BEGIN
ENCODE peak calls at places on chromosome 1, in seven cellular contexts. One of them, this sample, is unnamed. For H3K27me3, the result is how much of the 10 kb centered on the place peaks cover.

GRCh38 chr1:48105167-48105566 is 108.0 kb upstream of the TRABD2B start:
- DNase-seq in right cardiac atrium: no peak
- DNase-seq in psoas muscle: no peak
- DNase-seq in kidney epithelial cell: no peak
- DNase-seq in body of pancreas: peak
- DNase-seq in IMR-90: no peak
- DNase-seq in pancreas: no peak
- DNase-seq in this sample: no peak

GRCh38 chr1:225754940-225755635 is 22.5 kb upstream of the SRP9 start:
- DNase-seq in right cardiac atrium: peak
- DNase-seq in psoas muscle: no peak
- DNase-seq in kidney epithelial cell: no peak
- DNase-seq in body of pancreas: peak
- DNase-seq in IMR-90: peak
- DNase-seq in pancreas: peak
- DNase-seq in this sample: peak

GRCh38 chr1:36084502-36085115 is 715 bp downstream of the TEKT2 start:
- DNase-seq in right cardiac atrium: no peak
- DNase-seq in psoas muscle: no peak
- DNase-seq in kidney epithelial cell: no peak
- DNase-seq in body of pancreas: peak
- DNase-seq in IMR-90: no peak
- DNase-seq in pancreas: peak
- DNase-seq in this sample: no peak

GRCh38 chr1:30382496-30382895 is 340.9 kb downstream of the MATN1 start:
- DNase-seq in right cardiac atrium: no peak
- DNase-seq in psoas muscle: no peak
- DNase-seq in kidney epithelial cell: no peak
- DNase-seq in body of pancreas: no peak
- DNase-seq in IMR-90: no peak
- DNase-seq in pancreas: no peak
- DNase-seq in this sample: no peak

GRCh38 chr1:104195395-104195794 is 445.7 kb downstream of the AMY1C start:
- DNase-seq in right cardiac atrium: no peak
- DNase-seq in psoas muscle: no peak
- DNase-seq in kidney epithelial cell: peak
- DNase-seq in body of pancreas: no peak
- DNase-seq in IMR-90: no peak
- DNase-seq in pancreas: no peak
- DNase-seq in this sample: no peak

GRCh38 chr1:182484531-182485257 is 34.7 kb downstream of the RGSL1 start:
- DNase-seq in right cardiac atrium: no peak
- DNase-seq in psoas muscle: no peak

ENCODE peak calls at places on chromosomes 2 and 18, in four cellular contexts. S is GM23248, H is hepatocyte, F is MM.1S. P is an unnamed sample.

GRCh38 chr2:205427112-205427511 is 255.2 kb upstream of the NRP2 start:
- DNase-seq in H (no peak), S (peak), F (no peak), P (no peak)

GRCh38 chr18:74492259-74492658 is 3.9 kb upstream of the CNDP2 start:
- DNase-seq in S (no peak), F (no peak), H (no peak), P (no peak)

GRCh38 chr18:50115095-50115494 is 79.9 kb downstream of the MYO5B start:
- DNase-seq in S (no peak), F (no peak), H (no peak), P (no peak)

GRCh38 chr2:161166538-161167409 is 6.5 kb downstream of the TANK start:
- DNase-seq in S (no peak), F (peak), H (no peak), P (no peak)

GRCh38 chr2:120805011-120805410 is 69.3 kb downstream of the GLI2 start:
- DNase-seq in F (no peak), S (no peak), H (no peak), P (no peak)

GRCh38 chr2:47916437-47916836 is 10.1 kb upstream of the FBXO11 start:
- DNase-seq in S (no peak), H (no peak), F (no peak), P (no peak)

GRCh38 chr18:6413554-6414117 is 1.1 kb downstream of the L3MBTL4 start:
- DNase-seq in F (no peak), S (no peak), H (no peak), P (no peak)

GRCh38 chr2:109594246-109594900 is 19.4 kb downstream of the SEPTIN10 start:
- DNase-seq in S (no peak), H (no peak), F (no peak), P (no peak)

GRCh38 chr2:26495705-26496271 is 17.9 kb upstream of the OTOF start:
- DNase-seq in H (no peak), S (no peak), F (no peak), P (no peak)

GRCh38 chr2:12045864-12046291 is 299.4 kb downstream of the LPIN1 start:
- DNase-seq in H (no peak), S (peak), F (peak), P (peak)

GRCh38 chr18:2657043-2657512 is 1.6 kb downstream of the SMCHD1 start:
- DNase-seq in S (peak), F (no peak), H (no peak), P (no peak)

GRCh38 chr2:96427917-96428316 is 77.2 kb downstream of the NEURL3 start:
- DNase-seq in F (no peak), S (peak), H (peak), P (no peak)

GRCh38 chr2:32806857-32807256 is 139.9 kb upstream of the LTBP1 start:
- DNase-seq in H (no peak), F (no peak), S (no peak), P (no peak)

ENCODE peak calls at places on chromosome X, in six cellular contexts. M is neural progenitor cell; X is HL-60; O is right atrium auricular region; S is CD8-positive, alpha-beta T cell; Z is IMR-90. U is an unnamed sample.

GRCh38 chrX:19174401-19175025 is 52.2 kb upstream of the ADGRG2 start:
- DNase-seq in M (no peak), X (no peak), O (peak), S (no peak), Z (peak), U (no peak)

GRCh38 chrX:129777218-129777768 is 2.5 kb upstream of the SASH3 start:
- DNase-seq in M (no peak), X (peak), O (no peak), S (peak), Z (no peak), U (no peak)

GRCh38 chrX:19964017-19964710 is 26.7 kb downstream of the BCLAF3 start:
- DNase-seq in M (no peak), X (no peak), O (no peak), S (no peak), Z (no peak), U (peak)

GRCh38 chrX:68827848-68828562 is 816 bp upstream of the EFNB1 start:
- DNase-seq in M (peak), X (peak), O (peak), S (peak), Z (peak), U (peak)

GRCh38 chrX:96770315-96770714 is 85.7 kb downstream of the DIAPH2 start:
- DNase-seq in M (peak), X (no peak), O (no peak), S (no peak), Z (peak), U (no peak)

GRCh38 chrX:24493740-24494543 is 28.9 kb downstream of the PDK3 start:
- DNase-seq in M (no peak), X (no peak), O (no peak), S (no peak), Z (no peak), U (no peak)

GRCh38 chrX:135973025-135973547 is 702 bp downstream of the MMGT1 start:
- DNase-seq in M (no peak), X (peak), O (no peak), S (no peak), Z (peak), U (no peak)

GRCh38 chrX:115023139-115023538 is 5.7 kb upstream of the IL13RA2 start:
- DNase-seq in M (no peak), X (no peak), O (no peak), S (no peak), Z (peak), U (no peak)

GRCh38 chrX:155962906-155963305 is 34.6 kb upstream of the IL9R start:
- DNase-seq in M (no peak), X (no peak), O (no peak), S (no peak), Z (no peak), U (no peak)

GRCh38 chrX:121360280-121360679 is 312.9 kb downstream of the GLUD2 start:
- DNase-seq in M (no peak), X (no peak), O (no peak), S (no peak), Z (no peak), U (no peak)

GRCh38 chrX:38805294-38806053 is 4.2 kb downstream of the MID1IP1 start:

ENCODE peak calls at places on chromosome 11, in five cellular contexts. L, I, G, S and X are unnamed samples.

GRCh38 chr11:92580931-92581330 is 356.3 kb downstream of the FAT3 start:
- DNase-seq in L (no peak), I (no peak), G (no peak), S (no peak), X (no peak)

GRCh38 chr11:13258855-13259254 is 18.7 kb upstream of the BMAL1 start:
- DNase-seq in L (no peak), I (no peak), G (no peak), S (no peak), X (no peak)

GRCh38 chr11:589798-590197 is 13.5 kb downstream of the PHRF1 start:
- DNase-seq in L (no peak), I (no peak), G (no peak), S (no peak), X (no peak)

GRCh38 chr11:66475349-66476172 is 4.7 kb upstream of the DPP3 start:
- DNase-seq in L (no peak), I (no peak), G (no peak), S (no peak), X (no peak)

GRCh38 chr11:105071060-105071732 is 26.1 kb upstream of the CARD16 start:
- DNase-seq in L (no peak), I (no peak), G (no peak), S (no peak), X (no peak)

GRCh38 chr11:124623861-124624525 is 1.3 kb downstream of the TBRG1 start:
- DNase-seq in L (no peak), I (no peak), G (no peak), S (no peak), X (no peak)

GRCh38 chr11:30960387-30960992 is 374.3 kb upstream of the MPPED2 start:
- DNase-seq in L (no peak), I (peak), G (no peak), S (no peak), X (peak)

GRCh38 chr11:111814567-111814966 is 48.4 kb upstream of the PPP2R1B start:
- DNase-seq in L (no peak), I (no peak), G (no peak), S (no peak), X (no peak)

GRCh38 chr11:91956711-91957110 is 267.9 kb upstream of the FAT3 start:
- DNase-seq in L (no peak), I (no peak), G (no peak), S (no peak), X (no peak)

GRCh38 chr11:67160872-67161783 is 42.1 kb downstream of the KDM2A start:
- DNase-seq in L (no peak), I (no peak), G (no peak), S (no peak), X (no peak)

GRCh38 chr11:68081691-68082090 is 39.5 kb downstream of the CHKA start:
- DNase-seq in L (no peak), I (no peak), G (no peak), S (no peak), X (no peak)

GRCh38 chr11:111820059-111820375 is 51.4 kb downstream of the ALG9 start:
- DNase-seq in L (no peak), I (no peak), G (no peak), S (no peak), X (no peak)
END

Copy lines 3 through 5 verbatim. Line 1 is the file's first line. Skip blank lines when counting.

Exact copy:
- DNase-seq in right cardiac atrium: no peak
- DNase-seq in psoas muscle: no peak
- DNase-seq in kidney epithelial cell: no peak